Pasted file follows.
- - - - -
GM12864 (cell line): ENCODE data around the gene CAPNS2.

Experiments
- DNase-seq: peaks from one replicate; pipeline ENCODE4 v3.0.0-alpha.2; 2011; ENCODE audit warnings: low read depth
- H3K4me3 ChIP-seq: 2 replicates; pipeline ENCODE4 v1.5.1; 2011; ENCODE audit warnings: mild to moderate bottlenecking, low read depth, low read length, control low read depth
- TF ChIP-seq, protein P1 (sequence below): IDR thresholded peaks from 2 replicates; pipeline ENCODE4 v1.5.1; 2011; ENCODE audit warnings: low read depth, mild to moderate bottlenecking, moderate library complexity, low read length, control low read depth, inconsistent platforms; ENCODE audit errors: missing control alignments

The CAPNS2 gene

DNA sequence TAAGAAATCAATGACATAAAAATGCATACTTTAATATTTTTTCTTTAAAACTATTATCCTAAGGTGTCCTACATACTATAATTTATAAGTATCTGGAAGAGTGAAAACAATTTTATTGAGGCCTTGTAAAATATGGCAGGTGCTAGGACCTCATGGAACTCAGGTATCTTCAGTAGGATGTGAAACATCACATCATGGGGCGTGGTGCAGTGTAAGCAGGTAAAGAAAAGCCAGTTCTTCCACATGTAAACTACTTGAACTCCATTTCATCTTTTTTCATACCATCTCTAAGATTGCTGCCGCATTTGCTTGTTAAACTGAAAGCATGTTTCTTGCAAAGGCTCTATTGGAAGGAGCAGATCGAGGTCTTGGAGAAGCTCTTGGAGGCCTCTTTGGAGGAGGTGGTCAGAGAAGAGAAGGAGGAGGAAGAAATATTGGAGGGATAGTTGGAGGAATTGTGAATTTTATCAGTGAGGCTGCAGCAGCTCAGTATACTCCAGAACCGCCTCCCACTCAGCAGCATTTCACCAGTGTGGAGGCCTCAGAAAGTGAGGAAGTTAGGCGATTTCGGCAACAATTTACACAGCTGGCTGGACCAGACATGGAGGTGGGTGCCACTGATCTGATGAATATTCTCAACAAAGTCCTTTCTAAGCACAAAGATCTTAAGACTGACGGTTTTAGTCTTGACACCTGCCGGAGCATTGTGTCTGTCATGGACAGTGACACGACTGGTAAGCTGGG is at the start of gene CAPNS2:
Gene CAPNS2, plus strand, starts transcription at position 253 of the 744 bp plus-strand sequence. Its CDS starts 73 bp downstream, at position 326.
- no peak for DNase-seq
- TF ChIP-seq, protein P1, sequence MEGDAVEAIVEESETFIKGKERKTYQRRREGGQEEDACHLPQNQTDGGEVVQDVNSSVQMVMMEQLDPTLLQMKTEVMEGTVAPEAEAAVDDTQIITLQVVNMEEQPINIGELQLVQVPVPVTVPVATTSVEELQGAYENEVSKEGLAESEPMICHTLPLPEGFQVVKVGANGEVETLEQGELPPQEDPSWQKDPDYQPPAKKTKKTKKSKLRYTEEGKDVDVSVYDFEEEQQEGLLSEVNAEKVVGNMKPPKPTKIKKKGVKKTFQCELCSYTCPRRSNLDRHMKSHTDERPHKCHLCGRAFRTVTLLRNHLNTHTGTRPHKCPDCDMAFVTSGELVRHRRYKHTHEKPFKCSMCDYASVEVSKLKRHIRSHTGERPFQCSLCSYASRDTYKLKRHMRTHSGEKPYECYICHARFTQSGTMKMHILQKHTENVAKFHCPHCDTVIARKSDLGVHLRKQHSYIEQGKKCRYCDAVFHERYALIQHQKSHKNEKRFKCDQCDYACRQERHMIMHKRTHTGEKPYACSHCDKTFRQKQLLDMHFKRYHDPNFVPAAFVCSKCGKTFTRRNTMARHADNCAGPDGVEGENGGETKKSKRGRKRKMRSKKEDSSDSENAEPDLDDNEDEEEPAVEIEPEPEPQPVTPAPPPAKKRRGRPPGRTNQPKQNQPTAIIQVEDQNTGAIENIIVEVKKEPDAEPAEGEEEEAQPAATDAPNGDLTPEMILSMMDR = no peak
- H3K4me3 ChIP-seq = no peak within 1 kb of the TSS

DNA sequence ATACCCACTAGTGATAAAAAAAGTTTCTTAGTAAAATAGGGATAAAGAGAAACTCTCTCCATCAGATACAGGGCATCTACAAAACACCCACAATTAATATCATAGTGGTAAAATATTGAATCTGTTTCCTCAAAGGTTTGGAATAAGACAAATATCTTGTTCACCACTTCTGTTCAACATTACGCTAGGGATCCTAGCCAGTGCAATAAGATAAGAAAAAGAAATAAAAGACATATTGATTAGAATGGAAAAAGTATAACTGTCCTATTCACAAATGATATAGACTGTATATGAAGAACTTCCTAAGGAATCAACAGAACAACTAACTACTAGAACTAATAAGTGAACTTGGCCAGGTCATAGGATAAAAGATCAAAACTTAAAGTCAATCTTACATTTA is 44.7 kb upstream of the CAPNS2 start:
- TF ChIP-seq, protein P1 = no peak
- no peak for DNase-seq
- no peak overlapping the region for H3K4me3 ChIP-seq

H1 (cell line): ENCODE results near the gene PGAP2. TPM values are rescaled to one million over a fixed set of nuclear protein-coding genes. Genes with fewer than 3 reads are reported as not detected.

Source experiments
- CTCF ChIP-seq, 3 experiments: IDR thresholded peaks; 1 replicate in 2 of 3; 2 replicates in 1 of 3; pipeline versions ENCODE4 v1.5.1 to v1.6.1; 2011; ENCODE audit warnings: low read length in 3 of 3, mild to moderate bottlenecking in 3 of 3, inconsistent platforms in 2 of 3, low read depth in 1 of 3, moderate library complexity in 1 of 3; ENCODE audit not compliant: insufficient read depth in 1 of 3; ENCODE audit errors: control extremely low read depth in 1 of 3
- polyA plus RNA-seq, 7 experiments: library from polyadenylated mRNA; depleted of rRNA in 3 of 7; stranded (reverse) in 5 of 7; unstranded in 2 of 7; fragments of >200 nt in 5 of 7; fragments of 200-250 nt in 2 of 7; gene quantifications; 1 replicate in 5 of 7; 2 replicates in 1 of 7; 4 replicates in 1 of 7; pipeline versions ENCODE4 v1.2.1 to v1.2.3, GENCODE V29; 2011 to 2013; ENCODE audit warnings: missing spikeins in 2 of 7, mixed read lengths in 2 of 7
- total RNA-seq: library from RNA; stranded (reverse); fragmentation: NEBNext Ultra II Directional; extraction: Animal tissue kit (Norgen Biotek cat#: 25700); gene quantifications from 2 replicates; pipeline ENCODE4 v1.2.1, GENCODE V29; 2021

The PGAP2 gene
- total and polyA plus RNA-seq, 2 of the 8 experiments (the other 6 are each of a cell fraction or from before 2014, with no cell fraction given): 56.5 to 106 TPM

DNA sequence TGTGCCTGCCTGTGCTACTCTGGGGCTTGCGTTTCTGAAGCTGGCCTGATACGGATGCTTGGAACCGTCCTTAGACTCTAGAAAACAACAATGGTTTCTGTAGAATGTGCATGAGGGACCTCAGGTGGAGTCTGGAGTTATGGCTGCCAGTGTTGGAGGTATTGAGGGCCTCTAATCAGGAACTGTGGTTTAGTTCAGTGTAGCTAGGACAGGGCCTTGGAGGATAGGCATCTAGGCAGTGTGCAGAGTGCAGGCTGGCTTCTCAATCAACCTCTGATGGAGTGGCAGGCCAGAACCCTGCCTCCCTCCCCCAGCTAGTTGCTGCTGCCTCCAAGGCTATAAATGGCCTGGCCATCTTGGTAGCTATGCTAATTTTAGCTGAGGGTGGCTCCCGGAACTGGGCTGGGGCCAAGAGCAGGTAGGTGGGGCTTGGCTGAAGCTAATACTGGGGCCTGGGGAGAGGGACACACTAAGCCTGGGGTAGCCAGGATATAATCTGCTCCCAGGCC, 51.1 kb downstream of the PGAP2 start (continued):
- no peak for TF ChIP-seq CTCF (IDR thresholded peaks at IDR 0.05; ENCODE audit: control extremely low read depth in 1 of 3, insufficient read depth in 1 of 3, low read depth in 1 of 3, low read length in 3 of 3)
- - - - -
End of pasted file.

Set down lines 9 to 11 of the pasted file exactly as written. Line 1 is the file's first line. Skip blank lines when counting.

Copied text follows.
- no peak for DNase-seq
- TF ChIP-seq, protein P1, sequence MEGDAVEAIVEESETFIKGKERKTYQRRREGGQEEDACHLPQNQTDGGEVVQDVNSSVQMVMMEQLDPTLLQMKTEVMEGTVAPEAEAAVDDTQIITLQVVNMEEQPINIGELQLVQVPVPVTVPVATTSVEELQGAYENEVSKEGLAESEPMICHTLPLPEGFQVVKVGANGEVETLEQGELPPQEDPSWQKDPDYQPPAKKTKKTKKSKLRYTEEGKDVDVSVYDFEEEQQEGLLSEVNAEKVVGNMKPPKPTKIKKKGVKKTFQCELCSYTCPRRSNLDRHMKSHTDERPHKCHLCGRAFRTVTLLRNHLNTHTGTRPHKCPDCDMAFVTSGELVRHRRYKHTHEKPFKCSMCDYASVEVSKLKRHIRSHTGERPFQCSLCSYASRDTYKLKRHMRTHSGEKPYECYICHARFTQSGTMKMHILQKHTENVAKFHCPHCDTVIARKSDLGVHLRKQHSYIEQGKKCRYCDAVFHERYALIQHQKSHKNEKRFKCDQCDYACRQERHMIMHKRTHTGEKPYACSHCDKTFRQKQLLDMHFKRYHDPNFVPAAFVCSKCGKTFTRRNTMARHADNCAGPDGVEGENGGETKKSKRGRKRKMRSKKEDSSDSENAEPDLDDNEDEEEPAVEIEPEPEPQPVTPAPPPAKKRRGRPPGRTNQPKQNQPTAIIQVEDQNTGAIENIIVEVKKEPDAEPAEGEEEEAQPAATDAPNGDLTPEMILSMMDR = no peak
- H3K4me3 ChIP-seq = no peak within 1 kb of the TSS